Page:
The futures market for natural gas confirms this assessment. January futures are more than 70 cents higher than those for October, which should cover the cost of storage for utilities with available space; the trade is buy October, take delivery, sell January to hedge. This structure, called contango, reflects an expectation of price increases over and above those normally expected for early winter.

The forward curve of futures for later years indicates a certain level of complacency about long-term pricing, as if we are about to return to the 1990s trading range for natural gas. Should we believe, in the absence of recent geological experience, that we are about to enter a period of lower production costs for natural gas? Or does the lack of forward price hedging on the part of consumers indicate a shift away from demand growth in natural gas, once again counter to all recent trends? A long-term consensus such as this suggests a trading opportunity in the other direction, one long the exploration and production side of the natural gas industry.

Forward Curve of Natural Gas Futures

Source: Bloomberg

Competing Markets

The concept of burner-tip parity, that competing fuels should be priced the same to the consumer, has often been prophesized but never observed except in passing to a new equilibrium. There simply are too many engineering costs involved for burner-tip parity to exist. Natural gas competes with No. 2 oil in the residential heating market and No. 6 fuel oil in the industrial and utility markets. If we compare these three fuels in New York, we see that it is quite common for natural gas to be priced well under No. 2 oil. The price surges are temporary, but lower the value of natural gas as consumers bid the price of the risky asset lower. Parity with No. 6 fuel oil is more common as many users of No. 6 fuel oil have dual fuel capacity and can switch to the cheaper source of BTUs.

Competing Fuel Prices in New York

Source: Bloomberg

At present, natural gas has fallen to near parity with No. 6 fuel oil and is cheaper than No. 2 fuel oil. This is a stable situation for this time of year given past history, but the comparison becomes meaningless if a cold winter arrives.

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Equity Expectations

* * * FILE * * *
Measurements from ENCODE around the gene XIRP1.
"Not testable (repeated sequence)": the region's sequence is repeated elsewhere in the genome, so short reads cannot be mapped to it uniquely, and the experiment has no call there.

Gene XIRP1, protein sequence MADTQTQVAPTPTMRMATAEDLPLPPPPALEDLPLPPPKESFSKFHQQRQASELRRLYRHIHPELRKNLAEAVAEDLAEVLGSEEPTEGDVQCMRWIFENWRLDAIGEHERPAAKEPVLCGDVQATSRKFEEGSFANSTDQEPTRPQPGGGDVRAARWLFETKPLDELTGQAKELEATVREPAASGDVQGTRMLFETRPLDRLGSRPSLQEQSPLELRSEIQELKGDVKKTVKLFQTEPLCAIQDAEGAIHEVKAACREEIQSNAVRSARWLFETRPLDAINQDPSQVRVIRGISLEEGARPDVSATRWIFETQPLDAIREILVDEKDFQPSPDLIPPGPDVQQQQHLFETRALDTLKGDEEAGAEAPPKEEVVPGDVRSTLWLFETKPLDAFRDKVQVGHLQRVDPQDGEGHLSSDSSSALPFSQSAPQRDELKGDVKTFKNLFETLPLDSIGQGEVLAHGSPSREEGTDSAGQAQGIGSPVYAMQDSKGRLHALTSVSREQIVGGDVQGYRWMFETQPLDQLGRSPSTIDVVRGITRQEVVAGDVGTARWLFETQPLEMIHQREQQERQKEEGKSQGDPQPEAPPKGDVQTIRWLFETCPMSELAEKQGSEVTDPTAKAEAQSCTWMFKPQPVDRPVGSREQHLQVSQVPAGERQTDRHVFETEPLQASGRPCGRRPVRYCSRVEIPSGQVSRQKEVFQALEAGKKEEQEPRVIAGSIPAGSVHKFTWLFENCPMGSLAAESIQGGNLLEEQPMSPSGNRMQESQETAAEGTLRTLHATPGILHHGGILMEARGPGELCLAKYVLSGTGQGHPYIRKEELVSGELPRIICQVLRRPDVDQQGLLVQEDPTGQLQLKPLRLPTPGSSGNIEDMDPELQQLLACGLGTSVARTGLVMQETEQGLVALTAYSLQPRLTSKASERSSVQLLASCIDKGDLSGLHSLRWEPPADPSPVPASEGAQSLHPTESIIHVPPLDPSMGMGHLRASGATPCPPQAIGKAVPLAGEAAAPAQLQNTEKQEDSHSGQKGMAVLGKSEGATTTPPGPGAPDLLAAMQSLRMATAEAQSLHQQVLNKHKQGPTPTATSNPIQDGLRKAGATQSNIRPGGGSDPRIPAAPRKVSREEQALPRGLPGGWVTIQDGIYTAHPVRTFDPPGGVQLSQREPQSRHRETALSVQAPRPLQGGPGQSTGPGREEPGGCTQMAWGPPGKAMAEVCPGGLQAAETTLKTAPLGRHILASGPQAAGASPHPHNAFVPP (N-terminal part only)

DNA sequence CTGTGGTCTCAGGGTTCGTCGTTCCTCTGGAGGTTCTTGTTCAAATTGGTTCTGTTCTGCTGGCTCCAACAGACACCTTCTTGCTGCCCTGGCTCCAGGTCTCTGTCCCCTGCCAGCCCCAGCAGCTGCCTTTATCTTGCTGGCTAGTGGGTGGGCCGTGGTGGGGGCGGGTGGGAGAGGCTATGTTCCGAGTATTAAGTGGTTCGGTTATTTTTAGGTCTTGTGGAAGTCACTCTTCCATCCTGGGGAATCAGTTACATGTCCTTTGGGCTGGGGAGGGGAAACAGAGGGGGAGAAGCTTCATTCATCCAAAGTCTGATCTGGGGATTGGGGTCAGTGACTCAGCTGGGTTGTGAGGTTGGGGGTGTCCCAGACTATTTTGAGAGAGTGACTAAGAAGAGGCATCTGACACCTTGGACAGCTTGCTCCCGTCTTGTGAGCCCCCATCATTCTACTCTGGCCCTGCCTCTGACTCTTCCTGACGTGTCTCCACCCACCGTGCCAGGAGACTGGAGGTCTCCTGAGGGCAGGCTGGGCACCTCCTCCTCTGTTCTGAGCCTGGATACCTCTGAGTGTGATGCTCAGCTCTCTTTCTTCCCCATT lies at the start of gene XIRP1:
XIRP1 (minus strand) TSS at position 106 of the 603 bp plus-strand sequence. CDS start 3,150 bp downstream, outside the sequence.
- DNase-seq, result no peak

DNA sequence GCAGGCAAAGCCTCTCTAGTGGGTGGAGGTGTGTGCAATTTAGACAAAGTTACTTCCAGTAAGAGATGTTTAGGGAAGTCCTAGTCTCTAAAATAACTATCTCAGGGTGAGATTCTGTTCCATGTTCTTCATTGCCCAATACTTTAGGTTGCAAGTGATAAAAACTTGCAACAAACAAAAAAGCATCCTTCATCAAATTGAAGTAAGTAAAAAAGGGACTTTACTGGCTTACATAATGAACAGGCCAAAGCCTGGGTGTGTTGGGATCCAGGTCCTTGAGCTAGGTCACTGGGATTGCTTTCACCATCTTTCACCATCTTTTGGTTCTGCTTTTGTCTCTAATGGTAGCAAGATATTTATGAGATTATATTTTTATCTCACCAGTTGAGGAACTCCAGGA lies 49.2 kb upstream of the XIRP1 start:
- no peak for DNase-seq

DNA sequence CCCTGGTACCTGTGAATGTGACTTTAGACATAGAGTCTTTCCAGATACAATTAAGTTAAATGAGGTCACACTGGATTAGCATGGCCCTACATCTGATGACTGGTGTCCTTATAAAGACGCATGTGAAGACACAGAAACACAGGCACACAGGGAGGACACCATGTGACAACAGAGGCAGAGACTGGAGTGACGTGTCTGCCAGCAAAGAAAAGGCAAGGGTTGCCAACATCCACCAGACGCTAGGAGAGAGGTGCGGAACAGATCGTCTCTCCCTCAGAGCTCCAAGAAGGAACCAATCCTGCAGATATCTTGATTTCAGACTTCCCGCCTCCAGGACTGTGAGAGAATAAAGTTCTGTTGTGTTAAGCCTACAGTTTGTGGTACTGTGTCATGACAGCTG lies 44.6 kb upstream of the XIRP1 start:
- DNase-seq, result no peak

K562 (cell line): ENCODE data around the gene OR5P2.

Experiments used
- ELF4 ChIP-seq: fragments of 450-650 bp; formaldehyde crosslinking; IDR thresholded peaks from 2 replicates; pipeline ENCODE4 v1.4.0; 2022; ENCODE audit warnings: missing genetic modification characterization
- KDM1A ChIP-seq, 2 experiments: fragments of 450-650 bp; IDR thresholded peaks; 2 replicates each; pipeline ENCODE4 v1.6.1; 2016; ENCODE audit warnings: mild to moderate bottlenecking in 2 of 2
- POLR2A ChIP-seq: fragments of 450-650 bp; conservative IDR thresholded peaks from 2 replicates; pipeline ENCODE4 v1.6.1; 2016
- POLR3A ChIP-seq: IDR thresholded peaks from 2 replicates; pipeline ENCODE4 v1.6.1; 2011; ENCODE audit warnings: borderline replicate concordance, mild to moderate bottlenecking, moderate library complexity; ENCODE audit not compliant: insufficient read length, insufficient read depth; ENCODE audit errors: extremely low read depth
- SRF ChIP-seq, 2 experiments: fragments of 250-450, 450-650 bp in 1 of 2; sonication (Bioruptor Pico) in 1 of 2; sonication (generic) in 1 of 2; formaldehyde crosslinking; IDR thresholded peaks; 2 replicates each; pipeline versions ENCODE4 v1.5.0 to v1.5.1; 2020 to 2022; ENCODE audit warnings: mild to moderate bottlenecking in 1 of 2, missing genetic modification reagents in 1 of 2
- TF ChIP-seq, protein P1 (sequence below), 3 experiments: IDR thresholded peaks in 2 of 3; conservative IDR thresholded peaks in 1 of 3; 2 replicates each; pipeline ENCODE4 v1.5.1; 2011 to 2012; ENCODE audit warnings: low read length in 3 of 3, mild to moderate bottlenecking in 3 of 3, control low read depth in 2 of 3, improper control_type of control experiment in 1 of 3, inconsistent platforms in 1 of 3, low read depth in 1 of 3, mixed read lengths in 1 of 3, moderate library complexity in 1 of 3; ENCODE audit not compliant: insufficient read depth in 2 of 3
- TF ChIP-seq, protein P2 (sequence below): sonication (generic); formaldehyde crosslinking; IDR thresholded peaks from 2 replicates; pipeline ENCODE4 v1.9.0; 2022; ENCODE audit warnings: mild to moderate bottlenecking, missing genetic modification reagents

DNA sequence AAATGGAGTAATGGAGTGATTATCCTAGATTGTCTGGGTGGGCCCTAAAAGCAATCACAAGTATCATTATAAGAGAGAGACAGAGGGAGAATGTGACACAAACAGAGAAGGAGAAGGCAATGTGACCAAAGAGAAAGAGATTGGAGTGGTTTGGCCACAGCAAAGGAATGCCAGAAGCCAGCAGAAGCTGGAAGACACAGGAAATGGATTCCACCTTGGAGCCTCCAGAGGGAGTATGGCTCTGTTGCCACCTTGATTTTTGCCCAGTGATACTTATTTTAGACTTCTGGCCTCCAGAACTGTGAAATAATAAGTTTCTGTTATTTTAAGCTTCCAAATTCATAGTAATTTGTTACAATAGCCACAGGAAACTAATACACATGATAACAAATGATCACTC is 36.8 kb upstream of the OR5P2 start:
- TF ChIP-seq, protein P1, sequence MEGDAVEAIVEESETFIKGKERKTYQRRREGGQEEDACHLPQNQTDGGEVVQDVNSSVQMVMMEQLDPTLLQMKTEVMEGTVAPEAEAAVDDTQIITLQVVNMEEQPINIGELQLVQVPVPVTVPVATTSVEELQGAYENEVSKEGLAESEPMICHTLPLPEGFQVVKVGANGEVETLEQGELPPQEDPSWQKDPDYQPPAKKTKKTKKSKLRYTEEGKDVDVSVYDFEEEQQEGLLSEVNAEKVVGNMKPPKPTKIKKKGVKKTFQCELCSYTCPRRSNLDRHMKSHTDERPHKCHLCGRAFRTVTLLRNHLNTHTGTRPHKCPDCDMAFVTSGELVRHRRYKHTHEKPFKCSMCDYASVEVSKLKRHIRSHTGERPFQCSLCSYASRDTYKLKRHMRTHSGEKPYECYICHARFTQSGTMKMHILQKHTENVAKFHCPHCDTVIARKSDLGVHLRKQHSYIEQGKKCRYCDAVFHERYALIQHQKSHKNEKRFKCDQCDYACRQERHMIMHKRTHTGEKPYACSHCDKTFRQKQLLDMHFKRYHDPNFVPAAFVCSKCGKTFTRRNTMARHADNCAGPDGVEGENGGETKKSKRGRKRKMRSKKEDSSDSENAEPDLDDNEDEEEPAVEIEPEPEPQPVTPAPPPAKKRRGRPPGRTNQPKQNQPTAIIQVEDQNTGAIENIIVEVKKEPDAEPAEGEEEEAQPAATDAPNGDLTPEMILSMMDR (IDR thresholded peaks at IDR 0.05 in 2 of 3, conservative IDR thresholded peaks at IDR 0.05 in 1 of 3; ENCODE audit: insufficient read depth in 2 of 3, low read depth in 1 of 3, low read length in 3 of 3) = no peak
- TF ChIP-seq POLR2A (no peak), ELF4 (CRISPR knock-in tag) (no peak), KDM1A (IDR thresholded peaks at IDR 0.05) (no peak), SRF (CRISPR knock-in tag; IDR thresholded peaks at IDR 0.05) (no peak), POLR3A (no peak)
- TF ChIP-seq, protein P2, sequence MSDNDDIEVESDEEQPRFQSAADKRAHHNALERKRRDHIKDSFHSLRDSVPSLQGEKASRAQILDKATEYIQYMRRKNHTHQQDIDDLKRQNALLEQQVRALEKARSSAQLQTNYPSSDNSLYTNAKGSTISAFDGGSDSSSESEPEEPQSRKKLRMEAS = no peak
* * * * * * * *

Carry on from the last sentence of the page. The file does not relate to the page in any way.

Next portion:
A good equity market indicator for where natural gas is headed in the intermediate term is the relative performance of the S&P Chemicals index, nearly 52% of which is just

DuPont

(DD) - Get DuPont de Nemours, Inc. Report

and

Dow Chemical

(DOW) - Get Dow, Inc. Report

, to the broad Wilshire 5000 index. This measure tends to lead the wellhead price of natural gas by three months; as natural gas prices are expected to rise, the relative performance of the chemical industry declines.

At present, the relative performance of the economically sensitive S&P Chemicals index is declining even as the economy is starting to improve. While this sector has numerous factor inputs other than natural gas prices to consider, the decline in relative performance is consistent with higher natural gas prices this winter.

The Amex's Natural Gas index has held up very well relative to the

S&P 500

since gas prices peaked at the end of February; it has a total return of 19.55% compared to 24.39% for the S&P 500. This suggests the market is looking over the present weakness in natural gas prices.

Apache

(APA) - Get APA Corp. Report

,

Pogo Producing

(PPP)

,

Kinder Morgan

(KMI) - Get Kinder Morgan Inc Class P Report

and

National Fuel Gas

(NFG) - Get National Fuel Gas Company Report

all are well-positioned to take advantage of any renewed strength in prices.

Higher Prices Through Chemistry?

Source: Bloomberg

Howard L. Simons is a special academic adviser at Nasdaq Liffe Markets, a trading consultant and the author of

The Dynamic Option Selection System. Under no circumstances does the information in this column represent a recommendation to buy or sell securities. The views expressed in this article are those of Howard Simons and not necessarily those of NQLX. As a matter of policy, NQLX disclaims the private publication of materials by its employees. While Simons cannot provide investment advice or recommendations, he invites you to send your feedback to

Howard Simons.